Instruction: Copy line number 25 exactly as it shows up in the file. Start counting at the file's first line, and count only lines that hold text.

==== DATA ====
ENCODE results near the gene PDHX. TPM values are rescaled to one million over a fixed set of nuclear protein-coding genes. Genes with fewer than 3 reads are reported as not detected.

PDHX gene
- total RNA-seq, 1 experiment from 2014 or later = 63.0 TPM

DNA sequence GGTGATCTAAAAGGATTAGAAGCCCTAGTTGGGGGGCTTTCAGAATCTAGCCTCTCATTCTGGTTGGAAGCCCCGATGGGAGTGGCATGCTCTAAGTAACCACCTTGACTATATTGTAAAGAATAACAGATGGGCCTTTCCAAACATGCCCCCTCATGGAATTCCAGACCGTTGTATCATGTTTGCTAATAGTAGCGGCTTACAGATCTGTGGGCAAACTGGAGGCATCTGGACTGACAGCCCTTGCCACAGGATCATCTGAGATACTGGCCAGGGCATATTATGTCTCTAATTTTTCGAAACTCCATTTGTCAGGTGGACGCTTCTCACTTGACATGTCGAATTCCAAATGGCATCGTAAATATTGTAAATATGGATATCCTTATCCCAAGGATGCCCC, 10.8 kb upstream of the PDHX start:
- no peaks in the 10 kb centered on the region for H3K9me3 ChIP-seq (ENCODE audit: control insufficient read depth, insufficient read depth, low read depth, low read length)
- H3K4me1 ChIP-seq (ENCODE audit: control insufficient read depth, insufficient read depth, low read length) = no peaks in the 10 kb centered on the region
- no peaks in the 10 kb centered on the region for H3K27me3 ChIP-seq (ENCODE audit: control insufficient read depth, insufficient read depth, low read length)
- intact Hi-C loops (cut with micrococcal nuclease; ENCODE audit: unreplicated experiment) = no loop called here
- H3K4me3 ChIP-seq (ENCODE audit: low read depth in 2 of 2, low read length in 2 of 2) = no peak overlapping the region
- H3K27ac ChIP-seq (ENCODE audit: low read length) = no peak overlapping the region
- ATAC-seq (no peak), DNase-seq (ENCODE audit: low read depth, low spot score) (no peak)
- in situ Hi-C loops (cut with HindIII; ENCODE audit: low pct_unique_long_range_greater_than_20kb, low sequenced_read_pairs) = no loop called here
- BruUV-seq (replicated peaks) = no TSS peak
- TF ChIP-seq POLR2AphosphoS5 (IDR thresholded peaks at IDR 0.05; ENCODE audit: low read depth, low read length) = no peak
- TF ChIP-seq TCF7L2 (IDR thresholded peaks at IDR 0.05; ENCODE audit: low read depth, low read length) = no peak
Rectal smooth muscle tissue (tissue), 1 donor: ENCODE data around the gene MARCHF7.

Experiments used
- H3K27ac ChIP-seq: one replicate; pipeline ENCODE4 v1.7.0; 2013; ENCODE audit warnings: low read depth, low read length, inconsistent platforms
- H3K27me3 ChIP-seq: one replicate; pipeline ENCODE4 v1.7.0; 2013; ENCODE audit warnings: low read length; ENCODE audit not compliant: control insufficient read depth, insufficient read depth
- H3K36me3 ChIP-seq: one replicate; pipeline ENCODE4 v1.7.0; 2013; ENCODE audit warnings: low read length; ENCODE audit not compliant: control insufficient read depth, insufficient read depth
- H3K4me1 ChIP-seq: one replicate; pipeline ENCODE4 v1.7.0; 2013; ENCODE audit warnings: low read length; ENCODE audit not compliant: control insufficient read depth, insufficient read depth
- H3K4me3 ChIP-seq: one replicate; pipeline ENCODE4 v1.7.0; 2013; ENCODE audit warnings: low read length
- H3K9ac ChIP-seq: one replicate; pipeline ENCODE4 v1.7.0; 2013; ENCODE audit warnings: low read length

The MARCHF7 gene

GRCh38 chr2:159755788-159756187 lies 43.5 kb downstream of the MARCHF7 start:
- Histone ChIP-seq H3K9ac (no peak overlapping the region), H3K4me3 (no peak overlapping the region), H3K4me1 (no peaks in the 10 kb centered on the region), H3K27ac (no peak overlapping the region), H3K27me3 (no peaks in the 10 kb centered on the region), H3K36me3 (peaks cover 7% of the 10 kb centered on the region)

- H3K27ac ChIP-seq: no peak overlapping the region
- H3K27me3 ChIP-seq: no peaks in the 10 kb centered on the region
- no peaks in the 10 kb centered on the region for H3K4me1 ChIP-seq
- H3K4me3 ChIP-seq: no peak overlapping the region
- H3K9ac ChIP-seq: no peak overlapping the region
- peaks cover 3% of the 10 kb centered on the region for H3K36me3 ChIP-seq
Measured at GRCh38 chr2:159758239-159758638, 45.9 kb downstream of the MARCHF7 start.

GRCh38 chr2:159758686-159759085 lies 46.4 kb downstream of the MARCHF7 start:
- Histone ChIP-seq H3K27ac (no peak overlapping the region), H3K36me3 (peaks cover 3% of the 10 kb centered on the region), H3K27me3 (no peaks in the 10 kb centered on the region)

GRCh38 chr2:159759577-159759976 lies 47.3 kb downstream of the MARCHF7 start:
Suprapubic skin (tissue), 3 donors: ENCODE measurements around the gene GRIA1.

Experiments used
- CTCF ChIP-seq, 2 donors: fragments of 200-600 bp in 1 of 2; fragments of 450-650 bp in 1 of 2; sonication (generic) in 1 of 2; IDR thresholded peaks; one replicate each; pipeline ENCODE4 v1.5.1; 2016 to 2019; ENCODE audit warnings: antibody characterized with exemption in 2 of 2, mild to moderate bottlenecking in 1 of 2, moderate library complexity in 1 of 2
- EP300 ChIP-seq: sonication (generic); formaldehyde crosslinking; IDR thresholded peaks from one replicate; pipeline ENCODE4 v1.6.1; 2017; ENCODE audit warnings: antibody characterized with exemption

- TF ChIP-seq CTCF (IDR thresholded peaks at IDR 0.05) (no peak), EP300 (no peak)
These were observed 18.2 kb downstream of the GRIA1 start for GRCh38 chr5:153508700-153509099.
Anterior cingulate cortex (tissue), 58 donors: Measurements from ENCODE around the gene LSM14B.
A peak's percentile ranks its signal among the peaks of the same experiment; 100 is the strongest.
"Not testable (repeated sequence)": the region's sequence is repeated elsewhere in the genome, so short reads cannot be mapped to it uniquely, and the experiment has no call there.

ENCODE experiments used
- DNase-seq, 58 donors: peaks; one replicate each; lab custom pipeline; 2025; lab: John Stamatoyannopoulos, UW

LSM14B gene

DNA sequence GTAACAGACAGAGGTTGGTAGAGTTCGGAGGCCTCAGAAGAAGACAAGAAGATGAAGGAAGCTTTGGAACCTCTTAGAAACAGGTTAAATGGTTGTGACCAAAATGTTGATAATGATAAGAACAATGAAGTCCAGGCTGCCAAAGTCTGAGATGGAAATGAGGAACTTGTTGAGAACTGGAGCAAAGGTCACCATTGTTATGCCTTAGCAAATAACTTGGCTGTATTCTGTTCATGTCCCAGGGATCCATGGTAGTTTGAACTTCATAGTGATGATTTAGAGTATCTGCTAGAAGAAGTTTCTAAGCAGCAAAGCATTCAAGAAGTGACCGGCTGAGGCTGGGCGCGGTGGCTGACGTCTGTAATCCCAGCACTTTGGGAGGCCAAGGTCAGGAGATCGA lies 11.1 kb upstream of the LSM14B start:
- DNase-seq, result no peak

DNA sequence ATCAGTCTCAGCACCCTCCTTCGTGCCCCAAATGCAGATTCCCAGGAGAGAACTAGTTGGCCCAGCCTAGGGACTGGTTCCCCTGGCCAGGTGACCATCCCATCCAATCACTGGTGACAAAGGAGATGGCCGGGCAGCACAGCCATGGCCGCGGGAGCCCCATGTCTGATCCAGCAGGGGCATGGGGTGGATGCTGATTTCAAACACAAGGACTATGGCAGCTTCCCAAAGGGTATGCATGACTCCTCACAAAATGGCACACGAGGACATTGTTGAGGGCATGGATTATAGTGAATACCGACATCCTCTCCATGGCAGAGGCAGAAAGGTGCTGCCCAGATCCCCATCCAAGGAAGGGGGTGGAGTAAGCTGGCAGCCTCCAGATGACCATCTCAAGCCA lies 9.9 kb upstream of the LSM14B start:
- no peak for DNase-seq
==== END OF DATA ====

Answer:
GRCh38 chr2:159755788-159756187 lies 43.5 kb downstream of the MARCHF7 start: